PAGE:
Something of an Influence
In one of my favorite books ‘Emotionally Durable Design’, Jonathan Chapman writes “Products shape experience, and designers influence the character of these experiences in powerful ways”. Additionally, according to the online Cambridge Dictionary ‘design’ is to make or draw plans for something. Of course we should realize that all that we can do is influence, that design is just a plan. So we probably shouldn’t be too nitpicky about it. At the same time the something will touch lives, it will mean something. I feel the least we can do is consider what this will be.
Influence goes both ways, I’ve mentioned before that a something relationship is centered around the subject; analysis doesn’t need to have focus on something when creating a (new) design. Besides, the shape of the design may be heavily influenced by the relationship we want to achieve, so being able to determine the desired relationship may help in the design process. In research, a user’s daily routine may show us how s/he and the design may meet for the first time, personal history can give us clues to recognizable shapes, culture for reflection, (basic) desires for positive feelings and so on. All such information can be combined to create a plan that expresses the design in place, shape and time: a something relationship.
There’s another case where analysis of the subject may turn out to be useful. Trying to measure satisfaction — of which I will ignore the complexity for a bit — may give us insight on situations where current choices are unable to satisfy. A group of people may feel repulsed by an existing design, even though it is functionally what they desire; an activity may be so complex that the person gets frustrated; or perhaps it is simply a lack in bonding opportunities that prevents a good relationship. In such a gap, providing new choices may be a good outcome for both the subject and a business venture.
Some relationship things
A something relationship may falsely give the assumption that having a deep and positive relationship is the goal; this is not the case, there is no goal, relationships simply are what they are. My relationship with the central heating system in my home is quite distant … and you know, warm, but physically. I’m perfectly fine like that, better yet, that could be the best relationship I have with this particular something, because I don’t want to think about or be bothered by this system. The whole idea of being (averagely) warm is that I can do my things without being distracted by the cold.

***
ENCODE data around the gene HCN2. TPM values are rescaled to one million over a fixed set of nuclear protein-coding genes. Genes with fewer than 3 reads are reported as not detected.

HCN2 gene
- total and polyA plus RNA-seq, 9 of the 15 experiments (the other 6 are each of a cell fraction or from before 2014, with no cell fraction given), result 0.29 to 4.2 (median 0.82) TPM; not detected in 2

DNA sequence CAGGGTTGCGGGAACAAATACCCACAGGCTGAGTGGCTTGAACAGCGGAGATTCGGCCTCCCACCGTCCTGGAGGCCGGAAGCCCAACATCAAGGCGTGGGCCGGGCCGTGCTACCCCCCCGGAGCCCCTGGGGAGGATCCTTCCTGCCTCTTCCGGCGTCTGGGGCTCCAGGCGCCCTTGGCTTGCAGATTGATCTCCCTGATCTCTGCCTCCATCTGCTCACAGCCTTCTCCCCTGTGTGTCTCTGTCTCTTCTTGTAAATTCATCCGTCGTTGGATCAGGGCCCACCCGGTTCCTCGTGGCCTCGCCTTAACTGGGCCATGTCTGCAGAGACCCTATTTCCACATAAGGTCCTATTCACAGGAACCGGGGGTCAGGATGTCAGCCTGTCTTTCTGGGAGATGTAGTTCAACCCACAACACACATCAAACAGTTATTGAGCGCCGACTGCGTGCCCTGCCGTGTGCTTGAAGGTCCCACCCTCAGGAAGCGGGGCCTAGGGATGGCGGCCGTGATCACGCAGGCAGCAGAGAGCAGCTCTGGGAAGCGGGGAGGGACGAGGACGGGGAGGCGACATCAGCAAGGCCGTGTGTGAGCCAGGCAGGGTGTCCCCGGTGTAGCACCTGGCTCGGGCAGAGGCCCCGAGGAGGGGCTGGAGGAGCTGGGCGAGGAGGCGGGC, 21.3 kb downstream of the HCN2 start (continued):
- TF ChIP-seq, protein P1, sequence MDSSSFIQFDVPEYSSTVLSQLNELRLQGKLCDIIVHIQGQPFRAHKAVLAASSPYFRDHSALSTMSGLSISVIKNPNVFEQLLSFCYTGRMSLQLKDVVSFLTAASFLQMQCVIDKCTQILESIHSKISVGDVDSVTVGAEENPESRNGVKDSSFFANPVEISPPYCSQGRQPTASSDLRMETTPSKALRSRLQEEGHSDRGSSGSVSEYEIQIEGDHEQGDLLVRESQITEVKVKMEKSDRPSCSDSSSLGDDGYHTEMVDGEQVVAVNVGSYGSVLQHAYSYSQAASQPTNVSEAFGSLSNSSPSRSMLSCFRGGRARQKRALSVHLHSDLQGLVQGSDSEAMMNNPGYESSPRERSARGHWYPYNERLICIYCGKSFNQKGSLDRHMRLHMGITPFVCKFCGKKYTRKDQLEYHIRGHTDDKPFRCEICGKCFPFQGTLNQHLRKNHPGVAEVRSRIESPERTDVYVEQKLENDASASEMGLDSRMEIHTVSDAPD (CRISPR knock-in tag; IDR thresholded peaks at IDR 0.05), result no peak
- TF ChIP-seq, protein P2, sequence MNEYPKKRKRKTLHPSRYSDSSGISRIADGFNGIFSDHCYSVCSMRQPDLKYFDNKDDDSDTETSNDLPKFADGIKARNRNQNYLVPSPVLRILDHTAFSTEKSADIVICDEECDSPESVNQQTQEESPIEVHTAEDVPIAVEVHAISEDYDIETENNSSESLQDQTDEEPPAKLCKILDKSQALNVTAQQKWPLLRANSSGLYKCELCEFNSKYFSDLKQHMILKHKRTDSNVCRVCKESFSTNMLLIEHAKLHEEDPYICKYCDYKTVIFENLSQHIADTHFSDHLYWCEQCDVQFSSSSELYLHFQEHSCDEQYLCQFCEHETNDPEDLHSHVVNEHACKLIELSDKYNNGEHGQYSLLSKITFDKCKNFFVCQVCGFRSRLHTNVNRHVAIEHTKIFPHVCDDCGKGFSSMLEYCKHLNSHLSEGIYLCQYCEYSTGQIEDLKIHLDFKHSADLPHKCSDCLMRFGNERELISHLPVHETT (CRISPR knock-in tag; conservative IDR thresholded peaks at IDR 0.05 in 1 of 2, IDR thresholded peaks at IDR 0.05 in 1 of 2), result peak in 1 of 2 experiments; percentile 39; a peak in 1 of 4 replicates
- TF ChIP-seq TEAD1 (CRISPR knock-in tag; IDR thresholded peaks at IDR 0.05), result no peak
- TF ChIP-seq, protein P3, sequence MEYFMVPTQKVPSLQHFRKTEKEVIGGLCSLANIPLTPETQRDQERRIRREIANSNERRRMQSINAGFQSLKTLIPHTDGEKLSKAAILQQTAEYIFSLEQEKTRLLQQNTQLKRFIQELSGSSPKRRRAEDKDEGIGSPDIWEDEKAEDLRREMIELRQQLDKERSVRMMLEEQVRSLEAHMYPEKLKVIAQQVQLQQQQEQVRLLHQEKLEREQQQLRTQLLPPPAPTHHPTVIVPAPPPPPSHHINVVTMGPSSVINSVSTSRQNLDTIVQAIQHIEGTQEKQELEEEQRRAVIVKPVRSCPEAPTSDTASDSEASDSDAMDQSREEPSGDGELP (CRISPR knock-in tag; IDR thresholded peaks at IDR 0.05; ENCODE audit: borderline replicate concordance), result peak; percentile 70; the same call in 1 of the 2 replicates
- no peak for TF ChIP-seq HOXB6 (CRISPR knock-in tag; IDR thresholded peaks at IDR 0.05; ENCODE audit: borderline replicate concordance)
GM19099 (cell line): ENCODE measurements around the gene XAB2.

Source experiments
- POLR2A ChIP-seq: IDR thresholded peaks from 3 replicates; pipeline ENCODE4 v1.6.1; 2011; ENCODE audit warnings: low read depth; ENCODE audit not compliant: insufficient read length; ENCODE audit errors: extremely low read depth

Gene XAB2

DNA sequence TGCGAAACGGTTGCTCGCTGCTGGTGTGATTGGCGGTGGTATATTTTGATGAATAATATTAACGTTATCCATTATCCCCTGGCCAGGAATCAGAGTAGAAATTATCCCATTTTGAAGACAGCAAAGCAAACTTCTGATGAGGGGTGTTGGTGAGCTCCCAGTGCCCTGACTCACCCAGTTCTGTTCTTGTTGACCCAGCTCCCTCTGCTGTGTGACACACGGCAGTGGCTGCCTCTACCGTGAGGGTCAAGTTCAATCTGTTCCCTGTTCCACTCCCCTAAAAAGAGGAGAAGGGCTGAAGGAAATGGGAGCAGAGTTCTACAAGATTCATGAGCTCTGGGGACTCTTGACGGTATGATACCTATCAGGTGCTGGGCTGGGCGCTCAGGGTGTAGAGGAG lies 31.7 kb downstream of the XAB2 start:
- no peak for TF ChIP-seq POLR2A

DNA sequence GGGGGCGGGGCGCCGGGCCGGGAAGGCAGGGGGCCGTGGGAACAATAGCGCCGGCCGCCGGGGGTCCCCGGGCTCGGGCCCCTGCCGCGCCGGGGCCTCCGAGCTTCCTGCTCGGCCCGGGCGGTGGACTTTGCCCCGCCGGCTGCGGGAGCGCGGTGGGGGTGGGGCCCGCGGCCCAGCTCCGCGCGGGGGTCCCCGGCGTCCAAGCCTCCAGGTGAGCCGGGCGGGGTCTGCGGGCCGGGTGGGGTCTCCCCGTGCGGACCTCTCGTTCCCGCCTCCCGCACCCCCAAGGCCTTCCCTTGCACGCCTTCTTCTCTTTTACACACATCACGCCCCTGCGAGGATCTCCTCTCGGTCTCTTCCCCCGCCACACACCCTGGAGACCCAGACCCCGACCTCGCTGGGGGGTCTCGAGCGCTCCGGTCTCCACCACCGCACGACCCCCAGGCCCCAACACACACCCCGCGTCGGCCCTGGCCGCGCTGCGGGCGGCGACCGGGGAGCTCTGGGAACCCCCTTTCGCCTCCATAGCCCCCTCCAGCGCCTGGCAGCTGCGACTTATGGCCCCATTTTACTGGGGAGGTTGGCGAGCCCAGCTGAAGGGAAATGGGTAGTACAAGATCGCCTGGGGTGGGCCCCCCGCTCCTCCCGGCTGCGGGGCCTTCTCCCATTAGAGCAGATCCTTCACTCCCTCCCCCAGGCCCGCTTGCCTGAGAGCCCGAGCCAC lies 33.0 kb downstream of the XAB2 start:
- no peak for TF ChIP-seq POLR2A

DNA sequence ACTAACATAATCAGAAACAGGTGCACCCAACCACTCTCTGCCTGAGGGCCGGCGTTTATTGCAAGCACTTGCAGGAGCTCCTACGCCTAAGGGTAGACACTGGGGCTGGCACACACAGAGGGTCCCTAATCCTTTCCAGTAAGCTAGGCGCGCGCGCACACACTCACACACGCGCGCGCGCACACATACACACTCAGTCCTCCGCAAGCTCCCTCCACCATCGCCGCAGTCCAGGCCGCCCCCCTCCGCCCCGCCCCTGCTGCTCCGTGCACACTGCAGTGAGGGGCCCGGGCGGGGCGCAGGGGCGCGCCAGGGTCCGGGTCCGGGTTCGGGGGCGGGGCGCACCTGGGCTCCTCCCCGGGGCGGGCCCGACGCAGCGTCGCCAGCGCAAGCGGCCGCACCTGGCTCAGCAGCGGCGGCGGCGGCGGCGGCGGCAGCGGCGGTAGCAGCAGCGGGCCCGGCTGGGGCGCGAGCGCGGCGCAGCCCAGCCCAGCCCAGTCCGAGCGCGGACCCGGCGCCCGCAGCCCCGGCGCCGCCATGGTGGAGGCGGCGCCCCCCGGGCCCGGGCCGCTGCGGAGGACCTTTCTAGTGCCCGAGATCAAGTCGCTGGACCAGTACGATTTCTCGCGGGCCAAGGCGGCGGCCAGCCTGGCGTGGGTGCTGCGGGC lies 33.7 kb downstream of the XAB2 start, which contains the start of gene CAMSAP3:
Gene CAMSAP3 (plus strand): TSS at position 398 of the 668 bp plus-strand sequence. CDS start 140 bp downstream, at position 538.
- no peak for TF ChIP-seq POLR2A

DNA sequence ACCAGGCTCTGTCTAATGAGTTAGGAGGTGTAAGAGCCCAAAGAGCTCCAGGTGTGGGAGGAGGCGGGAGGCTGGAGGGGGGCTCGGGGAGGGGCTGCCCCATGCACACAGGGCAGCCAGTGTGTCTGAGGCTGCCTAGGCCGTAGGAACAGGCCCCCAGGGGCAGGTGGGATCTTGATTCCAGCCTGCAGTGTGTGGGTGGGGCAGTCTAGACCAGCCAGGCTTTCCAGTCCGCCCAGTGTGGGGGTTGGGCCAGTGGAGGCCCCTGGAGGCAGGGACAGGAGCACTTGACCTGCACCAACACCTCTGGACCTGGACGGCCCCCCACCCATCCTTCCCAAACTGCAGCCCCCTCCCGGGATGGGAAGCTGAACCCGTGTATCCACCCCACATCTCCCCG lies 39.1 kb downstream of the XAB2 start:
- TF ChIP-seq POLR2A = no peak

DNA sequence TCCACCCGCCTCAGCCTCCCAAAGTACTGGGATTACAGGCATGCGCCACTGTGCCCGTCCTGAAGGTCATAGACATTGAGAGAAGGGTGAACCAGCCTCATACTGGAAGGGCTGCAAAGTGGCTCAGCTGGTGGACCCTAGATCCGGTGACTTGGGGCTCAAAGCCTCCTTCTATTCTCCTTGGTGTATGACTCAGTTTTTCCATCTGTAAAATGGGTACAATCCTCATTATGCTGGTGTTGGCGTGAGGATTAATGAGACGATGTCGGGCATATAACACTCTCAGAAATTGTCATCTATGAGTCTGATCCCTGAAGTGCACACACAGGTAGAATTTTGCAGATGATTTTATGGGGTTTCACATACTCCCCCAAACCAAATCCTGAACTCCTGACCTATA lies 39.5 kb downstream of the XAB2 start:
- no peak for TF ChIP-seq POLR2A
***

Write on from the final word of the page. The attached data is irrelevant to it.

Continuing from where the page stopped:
However, knowing what kind of relationship you want subjects to have with your design may be useful. A deep positive relationship would require a completely different design than a one-touch emotional spike. The latter may not require any durable materials if expectancy is the something being thrown away after single use; saves us from some bumpy relationships down the life-cycle road. Just saying.
Speaking of life-cycle. Creating design that only focuses on end-user relationships is somewhat unfair towards the something itself and all other subjects it will touch. I believe life-cycle or circular design is really important and should not be neglected at the mention of creating great experiences. Where one something relationship ends, a new one will start.
Something’s got to go
When going into more detail, a something relationship may help find business models, create satisfying designs or simply understand needs, experiences and this incredible world around us. But for now, I hope I have been able to peak your interest or make you wonder. And even if this sounds silly, take a moment to look around – or maybe in your mind – and think about a relationship with something close to you. When did you first meet? What do you do together? And how much time do you spend? How well do you know the something?
The way I look at it, is that we create to increase the quality of life. To feel healthy, strong, safe, loved, happy and satisfied. Understanding the world around us may help increase the wealth of experience we design. This isn’t easy; personalities, cultures, environments, needs and tastes differ, but that’s the challenge I get excited about. In this complexity I look for solutions, am curious towards improvement and romantic to possibilities.
My name is Tijs. I love to be inspired. To brainstorm and run through ideas. Including my study ‘industrial design’ I have been increasingly interested in the broad sense of design: its process, concepts and its influence on us as consumers. I’m hoping I can use my experience and knowledge to create designs that are compelling, meaningful and enjoyable, and maybe even in itself inspirable again.
Tijs van der Horst